Forensic engineers use their mathematical expertise to examine failed devices and determine why they did not work properly.
Anything man made can fail, and in the event that it does, a forensic engineer is the one who would be called to figure out why. Anything from a bomb to a bridge to a blender is capable of a critical malfunction that could result in endangerment, injury, or death of people in the vicinity. That means lawsuits, redesigns, and two essential questions: what went wrong, and how can we fix it?
Forensic engineering work may include...
- Testifying in court on
- Appearing at the scene of a failure
- Examining wreckage and debris for clues to the cause of failure
- Gathering evidence
- Redeveloping components of failed designs
- Risk analysis
- Involvement with repair and reconstruction
- Documenting the process thoroughly in an official report
The word of a forensic engineer can turn the course of a civil suit on its head by disproving a manufacturing fault or proving a device was tampered with. Regardless of the outcome, it is an engineer's duty to provide an unbiased scientific opinion to the court.
Qualified forensic engineers may find themselves working in all sorts of environments, from design labs to construction sites. Often the situations they work in relate to their chosen specialty as engineers; for instance, a structural engineer would be called in to investigate a collapsed building, but not a malfunctioning boat engine. The specific discipline is typically chosen at the undergraduate level, after a student has built a solid foundation in math and sciences.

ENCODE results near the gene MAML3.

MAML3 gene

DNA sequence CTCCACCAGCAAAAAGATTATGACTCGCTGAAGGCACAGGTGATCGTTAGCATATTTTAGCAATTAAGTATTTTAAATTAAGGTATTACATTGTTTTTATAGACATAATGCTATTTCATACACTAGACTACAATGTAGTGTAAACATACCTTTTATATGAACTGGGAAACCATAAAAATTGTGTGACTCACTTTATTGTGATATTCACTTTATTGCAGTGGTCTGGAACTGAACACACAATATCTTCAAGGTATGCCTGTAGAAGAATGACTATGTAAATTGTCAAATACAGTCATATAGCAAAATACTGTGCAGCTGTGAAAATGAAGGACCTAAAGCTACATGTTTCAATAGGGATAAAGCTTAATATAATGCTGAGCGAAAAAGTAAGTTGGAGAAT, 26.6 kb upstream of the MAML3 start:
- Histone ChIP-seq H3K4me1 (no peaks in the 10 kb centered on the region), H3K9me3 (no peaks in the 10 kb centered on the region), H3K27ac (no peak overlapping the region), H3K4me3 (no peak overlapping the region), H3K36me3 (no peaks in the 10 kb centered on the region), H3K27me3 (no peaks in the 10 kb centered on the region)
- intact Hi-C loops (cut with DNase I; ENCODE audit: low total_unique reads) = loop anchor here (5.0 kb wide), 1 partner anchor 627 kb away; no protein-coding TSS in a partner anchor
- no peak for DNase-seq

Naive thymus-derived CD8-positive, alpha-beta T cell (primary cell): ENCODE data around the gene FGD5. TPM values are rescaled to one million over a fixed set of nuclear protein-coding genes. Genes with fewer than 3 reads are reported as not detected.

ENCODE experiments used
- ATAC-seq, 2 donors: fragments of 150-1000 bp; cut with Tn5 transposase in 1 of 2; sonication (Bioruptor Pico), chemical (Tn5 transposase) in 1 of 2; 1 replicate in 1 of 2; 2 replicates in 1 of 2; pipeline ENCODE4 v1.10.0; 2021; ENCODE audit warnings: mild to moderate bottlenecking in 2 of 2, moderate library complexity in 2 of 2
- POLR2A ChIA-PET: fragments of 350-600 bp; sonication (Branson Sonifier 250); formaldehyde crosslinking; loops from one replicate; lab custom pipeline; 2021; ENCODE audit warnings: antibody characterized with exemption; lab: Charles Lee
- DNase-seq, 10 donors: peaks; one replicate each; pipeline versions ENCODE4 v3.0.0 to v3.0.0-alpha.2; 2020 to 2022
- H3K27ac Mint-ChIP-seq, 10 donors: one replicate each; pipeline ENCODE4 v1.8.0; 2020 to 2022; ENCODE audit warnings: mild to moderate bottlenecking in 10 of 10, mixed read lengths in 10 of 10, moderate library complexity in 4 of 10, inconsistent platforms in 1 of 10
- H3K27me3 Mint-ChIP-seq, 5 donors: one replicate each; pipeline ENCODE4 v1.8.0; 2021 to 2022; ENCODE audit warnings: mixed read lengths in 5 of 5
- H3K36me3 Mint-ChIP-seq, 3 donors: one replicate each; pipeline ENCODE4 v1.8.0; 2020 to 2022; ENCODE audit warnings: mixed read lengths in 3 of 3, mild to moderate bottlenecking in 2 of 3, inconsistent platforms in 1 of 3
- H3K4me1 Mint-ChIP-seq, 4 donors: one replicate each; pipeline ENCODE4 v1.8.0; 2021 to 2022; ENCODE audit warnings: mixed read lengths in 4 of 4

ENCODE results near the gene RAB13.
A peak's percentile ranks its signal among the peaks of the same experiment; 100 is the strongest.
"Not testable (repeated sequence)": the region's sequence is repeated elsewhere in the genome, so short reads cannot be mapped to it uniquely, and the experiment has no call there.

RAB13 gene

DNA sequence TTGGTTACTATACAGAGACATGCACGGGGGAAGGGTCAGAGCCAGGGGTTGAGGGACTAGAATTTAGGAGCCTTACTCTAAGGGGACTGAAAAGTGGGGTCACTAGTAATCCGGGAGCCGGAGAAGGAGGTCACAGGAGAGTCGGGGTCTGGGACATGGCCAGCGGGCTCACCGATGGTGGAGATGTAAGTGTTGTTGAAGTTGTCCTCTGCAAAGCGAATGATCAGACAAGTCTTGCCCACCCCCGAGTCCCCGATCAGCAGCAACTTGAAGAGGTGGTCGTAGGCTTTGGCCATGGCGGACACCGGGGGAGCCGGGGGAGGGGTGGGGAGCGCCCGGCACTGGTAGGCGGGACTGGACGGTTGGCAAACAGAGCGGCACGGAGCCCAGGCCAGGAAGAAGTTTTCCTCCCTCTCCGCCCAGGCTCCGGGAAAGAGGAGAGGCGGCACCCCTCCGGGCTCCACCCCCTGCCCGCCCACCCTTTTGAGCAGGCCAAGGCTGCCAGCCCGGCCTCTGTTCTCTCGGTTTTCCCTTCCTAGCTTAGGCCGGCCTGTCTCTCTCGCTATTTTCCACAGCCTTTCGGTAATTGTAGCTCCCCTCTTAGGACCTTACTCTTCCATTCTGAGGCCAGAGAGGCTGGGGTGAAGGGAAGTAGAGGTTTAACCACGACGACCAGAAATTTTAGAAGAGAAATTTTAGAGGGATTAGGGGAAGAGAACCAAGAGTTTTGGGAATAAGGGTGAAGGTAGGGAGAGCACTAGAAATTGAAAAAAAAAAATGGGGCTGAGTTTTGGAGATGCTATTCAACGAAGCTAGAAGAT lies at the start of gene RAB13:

You'll need a bachelor's degree to land any sort of engineering role, and then there are two exams to pass: the Fundamentals of Engineering exam, which can be taken upon the completion of undergraduate degree, and the Principles and Practice of Engineering exam, which an engineer needs four years of professional experience to qualify for. Both exams contain specifics relating to a prospective engineer's chosen materials. After passing the second exam, one obtains an engineering license which allows them to practice.
Some research-oriented engineers will opt for graduate degrees to gain further specialized expertise in their discipline, which increases the credibility of their expertise. Many people who gravitate towards careers in engineering do so because they like figuring out how things work; for someone who also enjoys a bit of mystery, forensic engineering might prove an exciting career.
For more information, please follow the links below:
- National Academy of Forensic Engineers
- Members of the Society of Forensic Engineers and Scientists
- Investigative Engineers Association
- International Board of Forensic Engineering Sciences